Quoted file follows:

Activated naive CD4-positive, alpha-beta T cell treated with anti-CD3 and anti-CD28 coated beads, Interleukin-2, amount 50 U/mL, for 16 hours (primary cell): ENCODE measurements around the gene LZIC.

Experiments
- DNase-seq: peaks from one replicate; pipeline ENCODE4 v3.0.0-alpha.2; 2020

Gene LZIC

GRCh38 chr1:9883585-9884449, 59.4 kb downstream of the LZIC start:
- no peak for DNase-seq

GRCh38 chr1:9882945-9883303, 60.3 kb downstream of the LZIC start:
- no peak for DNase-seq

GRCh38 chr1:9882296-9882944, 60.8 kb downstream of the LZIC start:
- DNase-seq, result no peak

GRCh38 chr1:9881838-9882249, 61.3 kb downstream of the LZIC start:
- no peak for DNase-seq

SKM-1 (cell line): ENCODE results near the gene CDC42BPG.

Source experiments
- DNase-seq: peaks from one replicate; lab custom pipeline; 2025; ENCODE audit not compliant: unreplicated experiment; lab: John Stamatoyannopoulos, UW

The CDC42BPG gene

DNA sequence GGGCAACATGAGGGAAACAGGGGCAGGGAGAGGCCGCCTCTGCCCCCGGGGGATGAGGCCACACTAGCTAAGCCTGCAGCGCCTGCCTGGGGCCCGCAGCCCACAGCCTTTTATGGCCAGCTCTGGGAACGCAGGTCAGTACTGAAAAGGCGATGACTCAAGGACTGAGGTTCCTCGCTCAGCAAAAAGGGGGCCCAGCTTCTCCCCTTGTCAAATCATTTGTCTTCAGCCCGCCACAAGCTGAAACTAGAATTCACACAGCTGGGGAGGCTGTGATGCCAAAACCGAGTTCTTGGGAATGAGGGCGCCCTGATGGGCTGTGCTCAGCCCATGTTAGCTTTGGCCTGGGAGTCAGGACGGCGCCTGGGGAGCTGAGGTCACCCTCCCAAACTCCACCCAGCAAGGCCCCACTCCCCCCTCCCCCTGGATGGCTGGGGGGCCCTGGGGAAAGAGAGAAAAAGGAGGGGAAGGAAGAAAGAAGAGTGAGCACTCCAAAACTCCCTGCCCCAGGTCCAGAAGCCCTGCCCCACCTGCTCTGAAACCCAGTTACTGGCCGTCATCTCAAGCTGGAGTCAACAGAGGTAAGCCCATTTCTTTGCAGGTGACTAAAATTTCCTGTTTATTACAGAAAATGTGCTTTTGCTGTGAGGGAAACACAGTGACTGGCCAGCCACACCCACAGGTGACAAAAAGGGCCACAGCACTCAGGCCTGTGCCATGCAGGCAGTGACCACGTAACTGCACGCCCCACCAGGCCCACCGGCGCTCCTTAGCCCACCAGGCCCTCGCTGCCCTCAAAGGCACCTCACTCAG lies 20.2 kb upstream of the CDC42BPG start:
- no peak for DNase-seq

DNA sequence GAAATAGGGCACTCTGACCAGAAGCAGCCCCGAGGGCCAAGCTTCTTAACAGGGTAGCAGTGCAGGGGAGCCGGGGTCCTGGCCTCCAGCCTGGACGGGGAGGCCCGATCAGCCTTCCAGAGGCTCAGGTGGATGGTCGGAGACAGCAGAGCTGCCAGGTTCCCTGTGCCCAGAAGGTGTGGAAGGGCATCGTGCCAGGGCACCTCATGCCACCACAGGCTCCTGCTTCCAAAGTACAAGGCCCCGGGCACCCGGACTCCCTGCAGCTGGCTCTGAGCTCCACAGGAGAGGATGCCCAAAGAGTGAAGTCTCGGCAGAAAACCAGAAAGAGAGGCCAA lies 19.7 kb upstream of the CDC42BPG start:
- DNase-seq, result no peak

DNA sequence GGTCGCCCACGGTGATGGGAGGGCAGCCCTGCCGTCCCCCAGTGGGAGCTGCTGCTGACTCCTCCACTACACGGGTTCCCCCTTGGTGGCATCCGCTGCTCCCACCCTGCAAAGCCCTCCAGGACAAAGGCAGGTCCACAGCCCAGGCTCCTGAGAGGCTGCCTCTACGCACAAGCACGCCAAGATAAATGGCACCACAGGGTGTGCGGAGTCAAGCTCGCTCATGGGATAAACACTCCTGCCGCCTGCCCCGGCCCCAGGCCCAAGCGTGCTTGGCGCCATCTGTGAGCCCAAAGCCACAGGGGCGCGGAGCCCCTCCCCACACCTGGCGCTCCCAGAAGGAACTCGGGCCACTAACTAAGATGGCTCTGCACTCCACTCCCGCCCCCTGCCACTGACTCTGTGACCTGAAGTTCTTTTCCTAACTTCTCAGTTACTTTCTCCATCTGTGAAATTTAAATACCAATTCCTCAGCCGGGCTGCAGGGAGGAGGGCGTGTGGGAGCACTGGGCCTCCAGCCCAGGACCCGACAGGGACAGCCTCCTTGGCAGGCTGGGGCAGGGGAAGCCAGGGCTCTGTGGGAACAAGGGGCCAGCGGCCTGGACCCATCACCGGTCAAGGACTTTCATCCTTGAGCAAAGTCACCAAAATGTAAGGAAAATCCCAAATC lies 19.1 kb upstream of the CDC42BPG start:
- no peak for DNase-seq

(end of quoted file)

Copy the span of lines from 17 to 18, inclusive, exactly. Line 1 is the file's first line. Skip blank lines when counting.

DNA sequence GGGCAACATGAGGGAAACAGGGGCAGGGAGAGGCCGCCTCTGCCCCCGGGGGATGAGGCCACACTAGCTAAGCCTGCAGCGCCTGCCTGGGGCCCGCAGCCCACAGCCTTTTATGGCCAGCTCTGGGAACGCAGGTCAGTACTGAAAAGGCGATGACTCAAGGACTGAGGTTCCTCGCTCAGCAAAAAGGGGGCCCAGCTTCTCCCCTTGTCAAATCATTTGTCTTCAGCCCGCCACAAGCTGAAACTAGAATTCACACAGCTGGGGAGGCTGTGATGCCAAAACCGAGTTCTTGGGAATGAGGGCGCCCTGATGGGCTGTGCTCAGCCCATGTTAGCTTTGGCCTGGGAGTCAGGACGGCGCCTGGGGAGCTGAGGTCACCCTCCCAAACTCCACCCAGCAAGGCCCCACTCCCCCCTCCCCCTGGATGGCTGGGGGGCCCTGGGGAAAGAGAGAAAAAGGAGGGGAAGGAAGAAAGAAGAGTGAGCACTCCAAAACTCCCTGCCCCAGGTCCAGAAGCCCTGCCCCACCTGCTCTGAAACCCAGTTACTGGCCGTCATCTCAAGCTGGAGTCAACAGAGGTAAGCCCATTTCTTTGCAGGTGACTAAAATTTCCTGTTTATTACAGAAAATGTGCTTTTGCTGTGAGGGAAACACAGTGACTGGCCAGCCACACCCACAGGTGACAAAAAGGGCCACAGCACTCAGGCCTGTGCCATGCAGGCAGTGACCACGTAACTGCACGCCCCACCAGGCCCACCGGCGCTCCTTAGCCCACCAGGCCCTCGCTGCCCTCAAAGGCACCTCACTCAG lies 20.2 kb upstream of the CDC42BPG start:
- no peak for DNase-seq